Appeals Court Denies Qualified Immunity For Transit Cop Who Arrested A Journalist For Taking Pictures Of EMS Personnel
from the try-to-keep-up-(with-policy-changes) dept
Last year, a federal court offered its sympathies — but only limited recourse — to a photographer who suffered a bogus “stop photographing us” arrest at the hands of a Dallas Area Rapid Transit (DART) cop.
Avi Adelman, a freelance journalist, was photographing EMS personnel responding to an apparent overdose. DART officer Stephanie Branch decided this just wouldn’t do. She approached Adelman and got between him and the scene he was photographing. The officer then started laying down bullshit about “establishing a perimeter” and how his documentation was violating the HIPAA rights of person being attended to.
(If this crap about “HIPAA violations” sounds familiar, it’s because law enforcement officers either don’t understand how HIPAA works or they hope the person whose Constitutional rights they’re violating doesn’t understand how HIPAA works. This was the same excuse used by a Denver cop to detain a journalist who was recording the apparent arrest of a naked mentally-ill person in the middle of a public street. Just in case there are any cops lurking here, HIPAA violations occur when someone releases private medical info to unauthorized parties. It never happens when someone is suffering a medical emergency in a public area.)
Back to the DART case: despite Officer Branch including twenty-three false or inaccurate statements in her account of the arrest, she managed to dodge being directly held responsible for her violation of Adelman’s First Amendment rights. Since the Fifth Circuit didn’t clearly establish a right to record public servants until 2017, Adelman’s 2016 arrest happened too soon for him to use that precedent to pierce Branch’s qualified immunity. But Officer Branch was still on the hook for the Fourth Amendment violation. She appealed, but going up a level hasn’t changed anything for the officer.
On appeal, the Fifth Circuit has upheld the lower court’s decision, preventing Branch from eluding responsibility for violating Adelman’s Fourth Amendment rights. Branch claimed she was unaware of the photography policy DART had put in place in 2014, which expressly permitted the actions Adelman was engaged in when Branch decided to arrest him.
But Officer Branch’s actions were so obviously unreasonable, another officer and an EMT had this conversation while Branch was hassling the journalist. From the decision [PDF]:
DFR 1 – He was just taking pictures right?
Officer Cannon – Yea[h] that’s why I don’t know why she’s giving him a hard time[.]
DFR-1 – Why is she going crazy?
Officer Cannon – I don’t know[,] that’s going to be on her[.] [H]e can take all the pictures he wants[,] that’s why I’m not getting involved in that. . . .
DFR-1 – He knows he wasn’t doing nothing wrong so. . .
Officer Cannon – I don’t know why she . . . . There was no need for that[.]
DFR-2 – Yea[h] I don’t know where that idea came from but this is . . . because there is freedom of the press[.]
Her own agency came to this conclusion after an internal investigation:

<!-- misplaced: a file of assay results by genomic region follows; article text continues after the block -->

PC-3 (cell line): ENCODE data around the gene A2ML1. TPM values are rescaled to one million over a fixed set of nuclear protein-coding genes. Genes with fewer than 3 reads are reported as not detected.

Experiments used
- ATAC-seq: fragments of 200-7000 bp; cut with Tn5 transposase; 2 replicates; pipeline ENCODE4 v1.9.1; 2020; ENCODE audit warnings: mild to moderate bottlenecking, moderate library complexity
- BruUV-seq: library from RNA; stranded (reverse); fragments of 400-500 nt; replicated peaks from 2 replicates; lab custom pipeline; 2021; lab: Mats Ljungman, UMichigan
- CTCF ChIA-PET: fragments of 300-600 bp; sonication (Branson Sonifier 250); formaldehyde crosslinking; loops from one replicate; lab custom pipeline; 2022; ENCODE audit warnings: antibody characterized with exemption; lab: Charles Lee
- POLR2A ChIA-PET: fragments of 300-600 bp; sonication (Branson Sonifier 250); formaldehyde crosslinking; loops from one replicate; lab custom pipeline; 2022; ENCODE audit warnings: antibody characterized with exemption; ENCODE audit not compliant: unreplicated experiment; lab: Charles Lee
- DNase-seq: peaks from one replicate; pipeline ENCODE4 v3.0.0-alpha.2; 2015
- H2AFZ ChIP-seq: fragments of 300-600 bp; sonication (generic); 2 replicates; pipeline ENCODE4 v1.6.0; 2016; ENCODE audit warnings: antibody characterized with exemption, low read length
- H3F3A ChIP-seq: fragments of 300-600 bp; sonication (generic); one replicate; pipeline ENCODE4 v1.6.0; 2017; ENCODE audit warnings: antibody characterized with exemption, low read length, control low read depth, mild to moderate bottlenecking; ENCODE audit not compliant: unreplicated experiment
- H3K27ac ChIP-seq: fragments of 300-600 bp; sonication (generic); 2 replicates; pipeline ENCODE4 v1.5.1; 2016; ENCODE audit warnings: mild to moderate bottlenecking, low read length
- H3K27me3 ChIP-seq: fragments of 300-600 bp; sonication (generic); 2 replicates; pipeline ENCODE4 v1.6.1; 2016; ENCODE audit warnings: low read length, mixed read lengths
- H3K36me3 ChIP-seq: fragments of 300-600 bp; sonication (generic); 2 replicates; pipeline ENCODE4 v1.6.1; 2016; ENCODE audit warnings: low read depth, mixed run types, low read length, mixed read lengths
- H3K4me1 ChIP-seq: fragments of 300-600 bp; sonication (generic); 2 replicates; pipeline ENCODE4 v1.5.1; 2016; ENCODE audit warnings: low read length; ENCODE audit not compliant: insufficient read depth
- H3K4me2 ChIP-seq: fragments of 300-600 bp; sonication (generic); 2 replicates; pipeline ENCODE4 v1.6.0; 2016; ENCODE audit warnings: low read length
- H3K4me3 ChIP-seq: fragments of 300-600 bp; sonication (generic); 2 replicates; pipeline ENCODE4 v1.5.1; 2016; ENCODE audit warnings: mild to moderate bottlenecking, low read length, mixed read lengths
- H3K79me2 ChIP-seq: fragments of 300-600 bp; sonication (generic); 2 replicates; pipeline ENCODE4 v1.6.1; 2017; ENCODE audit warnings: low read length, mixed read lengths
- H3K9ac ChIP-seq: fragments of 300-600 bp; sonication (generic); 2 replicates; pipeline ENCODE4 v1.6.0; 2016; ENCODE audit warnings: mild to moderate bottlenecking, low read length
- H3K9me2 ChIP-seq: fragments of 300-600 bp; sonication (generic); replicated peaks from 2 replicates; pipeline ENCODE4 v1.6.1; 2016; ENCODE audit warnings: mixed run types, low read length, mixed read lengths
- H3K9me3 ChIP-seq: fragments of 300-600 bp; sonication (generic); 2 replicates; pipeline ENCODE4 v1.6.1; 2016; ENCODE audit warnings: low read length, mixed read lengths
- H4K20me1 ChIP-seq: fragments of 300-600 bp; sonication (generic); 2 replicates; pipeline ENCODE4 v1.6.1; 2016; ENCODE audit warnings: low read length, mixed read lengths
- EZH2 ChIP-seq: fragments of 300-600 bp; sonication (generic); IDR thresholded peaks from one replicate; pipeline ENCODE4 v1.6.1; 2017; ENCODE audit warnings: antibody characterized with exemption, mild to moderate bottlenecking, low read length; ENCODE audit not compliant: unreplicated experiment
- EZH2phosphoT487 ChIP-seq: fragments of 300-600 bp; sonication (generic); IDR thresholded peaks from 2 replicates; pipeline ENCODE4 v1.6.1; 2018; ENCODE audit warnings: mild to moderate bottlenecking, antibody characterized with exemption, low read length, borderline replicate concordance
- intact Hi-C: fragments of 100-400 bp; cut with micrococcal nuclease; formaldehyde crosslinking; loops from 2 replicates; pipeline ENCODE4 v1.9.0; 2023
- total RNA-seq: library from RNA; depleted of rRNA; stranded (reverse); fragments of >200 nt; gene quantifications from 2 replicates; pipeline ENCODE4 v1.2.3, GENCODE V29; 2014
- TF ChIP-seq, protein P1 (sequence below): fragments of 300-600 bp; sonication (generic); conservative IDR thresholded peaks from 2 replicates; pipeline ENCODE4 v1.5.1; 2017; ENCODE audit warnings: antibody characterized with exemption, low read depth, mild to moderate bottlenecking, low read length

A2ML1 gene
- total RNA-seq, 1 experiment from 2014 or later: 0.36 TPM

“Adelman was not breaking any laws and would not lead a reasonable person to believe that he was committing a crime or had committed a crime or [was] about to engage in committing a crime. . . . [T]herefore the arrest of Adelman for criminal trespass was not based on sufficient probable cause.”
It also had this to say about Branch’s actions:
“The evidence indicates that Officer Branch did violate the DART Administrative Employment Manual and did not refrain from activity which was illegal or could reflect negatively on DART when she made various inconsistent or mistaken statements on her DART Police [I]ncident Report . . . and made the arrest of Avi Adelman for criminal trespass.”
The court points out in a footnote that even if Branch was not present when the 2014 policy permitting photography was instituted, this failure to familiarize herself with DART policies is on her.
Branch asserts that she was reasonable in believing she had authority to order Adelman to leave because she was on sick leave when DART implemented the new Photography Policy that permits the public to take photos on DART property. [Branch was on sick leave from May 2014-January 2016. The policy was enacted June 2014.] The old policy apparently would have prohibited Adelman from being on DART property if he wasn’t using it for “transportation purposes.”
But Branch’s mistake was not reasonable. She didn’t misinterpret an unclear policy or law; she simply failed to learn about DART’s updated policy. And “an officer can gain no Fourth Amendment advantage through a sloppy study of the laws [s]he is duty-bound to enforce.” Heien, 135 S. Ct. at 539–40.
The case now goes back to the lower court where it seems likely Officer Branch won’t be able to talk a jury into siding with her should the litigation reach that point. The established right to photograph public servants came along a little bit too late to help Adelman on his First Amendment claims, but at least he can still go after Branch for her bogus arrest and the night he spent in jail.